With a population expected to grow to over 6 million by 2030, the Singapore government has committed significant efforts in creating an urban mobility landscape fit for the future of the city. Singapore’s commitment to improve connectivity, readiness to adopt digital transformation whilst conserving the needs of people and the environment makes Singapore the only Asian city to achieve well-balanced scoring across the pillars of People, Profit and Planet. Already ranking 8th on the global index, we can expect Singapore’s pioneering mindset and early adoption of electronic vehicles, self-driving technology, ride sharing platforms and big data to propel the city to its goal of becoming a sustainable Smart Nation.
In this latest edition of the Sustainable Cities research, we examine 100 cities across 23 evaluation indicators to give an indicative ranking of each city’s mobility and how sustainable its system is in terms of the 3 pillars of sustainability, PEOPLE (social), PLANET (environmental) and PROFIT (economy).
Ranking the 8thcity with the most sustainable transport system, Singapore has the best balanced score across the 3 pillars of sustainability. Singapore is 1 of only 3 cities in Asia to rank in the top 20 of the Planet sub-index. This is highlighted by the government’s effort to reduce transport emission and also their investment in green transport technologies such as initiatives like Car-Lite, a 15-year plan to reduce reliance on petrol-fueled cars and self-drive technology applications.
Singapore’s digital application in transport scored a perfect 100%. This illustrates the city-state’s success in applying digital solutions to enable improved performance around public transportation, which is a key element of Singapore’s vision of becoming a Smart Nation. Traffic fatalities per 100,000 inhabitants was low with a score of 86%, making it one of the safest places in the world to drive or be a pedestrian.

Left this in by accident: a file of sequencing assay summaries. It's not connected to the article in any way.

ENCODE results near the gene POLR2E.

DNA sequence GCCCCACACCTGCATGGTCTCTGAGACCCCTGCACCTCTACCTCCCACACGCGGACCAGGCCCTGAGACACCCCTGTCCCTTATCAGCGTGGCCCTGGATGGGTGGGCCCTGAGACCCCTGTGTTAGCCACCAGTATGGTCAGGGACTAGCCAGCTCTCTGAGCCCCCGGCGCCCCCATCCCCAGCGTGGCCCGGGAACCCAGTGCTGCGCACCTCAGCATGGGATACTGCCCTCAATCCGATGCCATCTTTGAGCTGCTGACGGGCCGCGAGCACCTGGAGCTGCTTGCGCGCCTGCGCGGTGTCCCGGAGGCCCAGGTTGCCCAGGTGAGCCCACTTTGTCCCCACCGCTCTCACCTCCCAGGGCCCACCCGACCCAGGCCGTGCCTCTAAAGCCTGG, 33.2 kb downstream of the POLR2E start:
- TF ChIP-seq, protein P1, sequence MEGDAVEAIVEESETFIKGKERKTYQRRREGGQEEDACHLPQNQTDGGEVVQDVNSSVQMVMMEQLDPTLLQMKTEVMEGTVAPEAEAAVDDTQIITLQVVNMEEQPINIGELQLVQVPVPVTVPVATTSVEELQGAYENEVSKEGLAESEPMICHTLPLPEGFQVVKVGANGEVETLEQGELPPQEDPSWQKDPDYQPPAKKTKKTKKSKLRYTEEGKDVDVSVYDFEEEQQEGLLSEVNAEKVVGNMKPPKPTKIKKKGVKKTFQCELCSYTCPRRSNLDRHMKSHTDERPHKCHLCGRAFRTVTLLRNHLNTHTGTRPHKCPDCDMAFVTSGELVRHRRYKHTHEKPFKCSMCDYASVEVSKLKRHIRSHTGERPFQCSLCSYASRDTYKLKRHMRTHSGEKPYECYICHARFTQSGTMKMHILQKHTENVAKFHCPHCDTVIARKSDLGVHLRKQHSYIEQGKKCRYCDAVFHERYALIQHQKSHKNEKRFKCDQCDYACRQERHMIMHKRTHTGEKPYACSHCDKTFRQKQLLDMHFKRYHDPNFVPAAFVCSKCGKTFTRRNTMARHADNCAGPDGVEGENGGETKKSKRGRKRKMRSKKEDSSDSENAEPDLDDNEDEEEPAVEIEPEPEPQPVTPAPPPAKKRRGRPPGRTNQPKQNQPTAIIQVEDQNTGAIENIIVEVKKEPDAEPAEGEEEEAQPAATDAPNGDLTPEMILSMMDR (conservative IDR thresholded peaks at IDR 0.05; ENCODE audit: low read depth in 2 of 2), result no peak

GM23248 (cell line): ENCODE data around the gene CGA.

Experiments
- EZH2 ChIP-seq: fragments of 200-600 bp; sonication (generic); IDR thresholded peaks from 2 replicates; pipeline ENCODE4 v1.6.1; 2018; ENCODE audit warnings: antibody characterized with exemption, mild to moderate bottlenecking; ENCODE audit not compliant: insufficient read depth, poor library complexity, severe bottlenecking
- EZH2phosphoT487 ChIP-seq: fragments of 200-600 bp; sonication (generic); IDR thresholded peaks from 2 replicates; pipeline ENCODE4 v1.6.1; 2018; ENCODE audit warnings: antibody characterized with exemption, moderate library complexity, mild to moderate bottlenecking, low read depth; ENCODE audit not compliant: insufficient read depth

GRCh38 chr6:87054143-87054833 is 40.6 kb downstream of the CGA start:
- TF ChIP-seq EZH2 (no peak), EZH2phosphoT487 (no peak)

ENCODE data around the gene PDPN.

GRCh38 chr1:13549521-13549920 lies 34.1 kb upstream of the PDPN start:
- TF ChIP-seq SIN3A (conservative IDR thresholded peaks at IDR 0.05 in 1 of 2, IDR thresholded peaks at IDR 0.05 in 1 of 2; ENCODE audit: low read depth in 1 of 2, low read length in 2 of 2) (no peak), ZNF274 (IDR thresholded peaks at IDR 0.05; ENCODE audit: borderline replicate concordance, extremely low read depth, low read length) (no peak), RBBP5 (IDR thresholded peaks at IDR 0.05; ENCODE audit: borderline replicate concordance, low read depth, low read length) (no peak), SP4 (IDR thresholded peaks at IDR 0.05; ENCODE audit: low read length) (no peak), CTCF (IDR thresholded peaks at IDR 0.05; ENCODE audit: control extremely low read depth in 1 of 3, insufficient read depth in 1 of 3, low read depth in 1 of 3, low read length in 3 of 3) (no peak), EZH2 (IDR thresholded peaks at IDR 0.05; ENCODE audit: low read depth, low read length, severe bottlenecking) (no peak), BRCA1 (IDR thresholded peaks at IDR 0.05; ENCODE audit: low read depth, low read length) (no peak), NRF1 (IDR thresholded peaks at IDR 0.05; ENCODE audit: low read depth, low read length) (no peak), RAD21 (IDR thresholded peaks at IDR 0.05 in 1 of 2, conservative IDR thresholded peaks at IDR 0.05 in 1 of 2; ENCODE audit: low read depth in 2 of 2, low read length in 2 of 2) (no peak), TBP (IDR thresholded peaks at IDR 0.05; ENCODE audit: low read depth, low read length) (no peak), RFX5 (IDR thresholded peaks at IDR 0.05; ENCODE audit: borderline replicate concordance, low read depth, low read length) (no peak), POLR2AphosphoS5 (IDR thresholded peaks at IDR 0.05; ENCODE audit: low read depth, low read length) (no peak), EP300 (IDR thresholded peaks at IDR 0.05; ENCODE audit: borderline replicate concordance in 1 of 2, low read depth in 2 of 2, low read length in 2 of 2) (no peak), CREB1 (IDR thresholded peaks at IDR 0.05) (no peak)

Singapore ranked 13th for overall profit with its high score powered by the economic opportunity it offers. The city-state scored 100% in this area, showing that Singapore can sustain its own upkeep and growth through its own revenue which is key evidence of long-term sustainability. Singapore also ranked strongly in relation affordability of public transport against the average income, scoring 65%.
Singapore’s efficient public transport system made it one of just 3 cities outside of Europe to fall in the top 20 of the Planet ranking. The city scored 100% for encouraging residents to switch to electric vehicles. This is an essential step in ensuring a lower emission future, and is also significantly recognized for its green efforts including the provision of green space (99%), minimizing air pollution (83%) and greenhouse gas emissions (82%). The city-state is however judged as having a very poor bicycle infrastructure, but is seeing an improvement with the adoption of green scooters.
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